The use of continuous fixed bed reactors circumvents the batch operation, and is therefore more cost-effective and less personnel-intensive, but it has the major disadvantage that specially prepared catalysts have to be made and used in the fixed bed and can be exchanged or regenerated only by expensive means when activity is lost (very often, short on-stream times are observed), which in general leads to the entire plant being shut down, i.e. not only the hydrogenation stage, but also the following workup stage.
  • [0008]
    It is an object of the present invention to provide a robust, cost-effective process for the selective hydrogenation of the carbonyl function of α,β-unsaturated carbonyl compounds, in particular of citral to give geraniol and nerol, without the above-explained disadvantages while simultaneously providing improved space-time yields.
  • [0009]
    We have found that this object is achieved by a process for selective hydrogenation of olefinically unsaturated carbonyl compounds of the general formula I,
  • [0010]
    where
  • [0011]
    R1 and R2 are identical or different and are each independently hydrogen or a singly or multiply unsaturated straight chain or branched substituted or unsubstituted C1-C20-alkyl radical, an unsubstituted or substituted aryl radical or an unsubstituted or substituted heterocyclic group, and
  • [0012]
    R3 is hydrogen or C1-C4-alkyl,
  • [0013]
    together with corresponding unsaturated alcohols of general formula II
  • [0014]
    where R1, R2 and R3 are each as defined above, in a reactor containing, in the absence or presence of a gas phase, a liquid phase holding at least one catalyst in suspension, which comprises passing the liquid phase and, if present, the gas phase through a device in the reactor having openings or channels whose hydraulic diameter is in the range from 0.5 to 20 mm.
  • [0015]
    The above reaction concerns the hydrogenation of an α,β-unsaturated carbonyl compound in which the carbonyl function is surprisingly hydrogenated with retention of the double bonds.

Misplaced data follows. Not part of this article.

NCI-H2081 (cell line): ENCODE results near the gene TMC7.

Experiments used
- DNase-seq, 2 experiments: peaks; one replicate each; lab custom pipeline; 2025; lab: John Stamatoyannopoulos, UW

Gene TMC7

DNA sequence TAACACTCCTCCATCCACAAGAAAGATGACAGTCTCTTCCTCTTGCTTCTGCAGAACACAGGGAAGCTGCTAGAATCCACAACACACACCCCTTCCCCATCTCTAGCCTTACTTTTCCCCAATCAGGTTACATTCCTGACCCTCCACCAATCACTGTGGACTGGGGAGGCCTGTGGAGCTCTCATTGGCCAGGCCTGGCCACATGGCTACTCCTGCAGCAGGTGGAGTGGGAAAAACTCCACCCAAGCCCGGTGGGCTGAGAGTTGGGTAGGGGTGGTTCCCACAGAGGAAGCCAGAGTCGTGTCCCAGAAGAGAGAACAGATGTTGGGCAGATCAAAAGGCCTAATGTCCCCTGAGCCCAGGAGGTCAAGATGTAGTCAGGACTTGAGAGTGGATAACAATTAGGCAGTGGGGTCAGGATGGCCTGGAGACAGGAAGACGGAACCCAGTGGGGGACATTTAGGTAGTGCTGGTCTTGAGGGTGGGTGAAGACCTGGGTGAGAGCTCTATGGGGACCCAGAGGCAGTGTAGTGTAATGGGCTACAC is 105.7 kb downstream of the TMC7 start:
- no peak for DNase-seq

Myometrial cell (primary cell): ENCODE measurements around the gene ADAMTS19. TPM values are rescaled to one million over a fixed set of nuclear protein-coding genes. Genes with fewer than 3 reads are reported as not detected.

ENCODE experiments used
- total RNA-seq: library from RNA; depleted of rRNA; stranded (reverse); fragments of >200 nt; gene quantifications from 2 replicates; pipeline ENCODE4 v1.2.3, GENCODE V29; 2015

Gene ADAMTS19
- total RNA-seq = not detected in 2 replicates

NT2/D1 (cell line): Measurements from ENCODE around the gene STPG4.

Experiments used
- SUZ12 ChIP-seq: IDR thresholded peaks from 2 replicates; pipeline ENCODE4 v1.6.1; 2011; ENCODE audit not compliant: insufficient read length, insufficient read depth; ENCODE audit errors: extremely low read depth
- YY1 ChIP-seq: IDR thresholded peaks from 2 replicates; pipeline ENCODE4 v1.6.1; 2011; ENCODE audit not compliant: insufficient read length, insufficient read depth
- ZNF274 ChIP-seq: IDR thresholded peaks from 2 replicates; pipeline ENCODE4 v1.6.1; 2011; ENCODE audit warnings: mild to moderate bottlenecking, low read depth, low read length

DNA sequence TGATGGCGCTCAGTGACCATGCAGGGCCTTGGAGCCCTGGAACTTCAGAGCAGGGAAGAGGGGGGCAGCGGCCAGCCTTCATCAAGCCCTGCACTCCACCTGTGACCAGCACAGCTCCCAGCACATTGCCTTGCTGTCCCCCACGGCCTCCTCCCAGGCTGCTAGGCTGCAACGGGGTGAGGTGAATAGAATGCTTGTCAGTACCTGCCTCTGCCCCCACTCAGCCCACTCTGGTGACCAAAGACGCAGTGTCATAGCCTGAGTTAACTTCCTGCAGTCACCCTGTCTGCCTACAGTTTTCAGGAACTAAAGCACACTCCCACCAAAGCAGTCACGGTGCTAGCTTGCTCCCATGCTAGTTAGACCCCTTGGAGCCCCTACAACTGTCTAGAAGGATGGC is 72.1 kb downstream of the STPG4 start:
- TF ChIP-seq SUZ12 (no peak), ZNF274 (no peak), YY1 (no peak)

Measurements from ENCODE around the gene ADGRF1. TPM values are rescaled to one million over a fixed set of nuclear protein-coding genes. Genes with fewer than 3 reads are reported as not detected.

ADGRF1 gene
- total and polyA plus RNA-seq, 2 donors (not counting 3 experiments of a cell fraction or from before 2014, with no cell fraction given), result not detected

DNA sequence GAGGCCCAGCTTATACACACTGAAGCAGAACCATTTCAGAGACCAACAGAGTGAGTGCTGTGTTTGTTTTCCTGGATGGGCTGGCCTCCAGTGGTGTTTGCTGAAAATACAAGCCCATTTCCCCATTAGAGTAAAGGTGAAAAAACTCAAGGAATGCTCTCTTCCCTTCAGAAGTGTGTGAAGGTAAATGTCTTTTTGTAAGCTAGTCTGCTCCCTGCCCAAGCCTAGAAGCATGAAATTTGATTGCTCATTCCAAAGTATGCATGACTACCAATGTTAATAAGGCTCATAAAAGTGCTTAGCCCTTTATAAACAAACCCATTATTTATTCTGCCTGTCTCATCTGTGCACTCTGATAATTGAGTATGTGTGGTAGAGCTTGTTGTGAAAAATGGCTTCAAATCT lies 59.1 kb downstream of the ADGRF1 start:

• [0016]
    A singly or multiply unsaturated straight chain or branched C1-C10-alkyl radical is, unless otherwise stated, a methyl, ethyl, propyl, isopropyl, n-butyl, i-butyl, t-butyl, pentyl, hexyl, heptenyl, octyl, nonyl, decyl, 1-propenyl, 2-propenyl, 2-methyl-2-propenyl, 1-pentenyl, 1-methyl-2-pentenyl, isopropenyl, 1-butenyl, hexenyl, heptenyl, octenyl, nonenyl, or a decenyl radical, or the radicals corresponding to the compounds listed further below.
  • [0017]
    A C1-C4-alkyl radical is, unless otherwise stated, a methyl, ethyl, propyl, i-propyl, butyl or t-butyl radical.
  • [0018]
    An aryl radical is a benzyl, phenyl or naphthyl radical.
  • [0019]
    A heterocyclic group is, for example, a pyridine, pyrimidine, pyridazine, pyrazine, piperazine, imidazole, furan, oxazole, isothiazole, isoxazole, 1,2,3-triazole or 1,2,4-triazole, thiazole, thiophen or indole ring.
  • [0020]
    Substituents can be methyl, ethyl, propyl, i-propyl, butyl, t-butyl, fluorine, chlorine, bromine, iodine, nitro or amino.
  • [0021]
    Olefinically unsaturated carbonyl compounds of the formula I are preferably α,β-unsaturated carbonyl compounds, for example acrolein, methacrolein, crotonaldehyde, prenal, farnesal or citral, particularly preferably citral.
  • [0022]
    A preferred embodiment of the process involves the conversion of citral to give a mixture of geraniol and nerol.
  • [0023]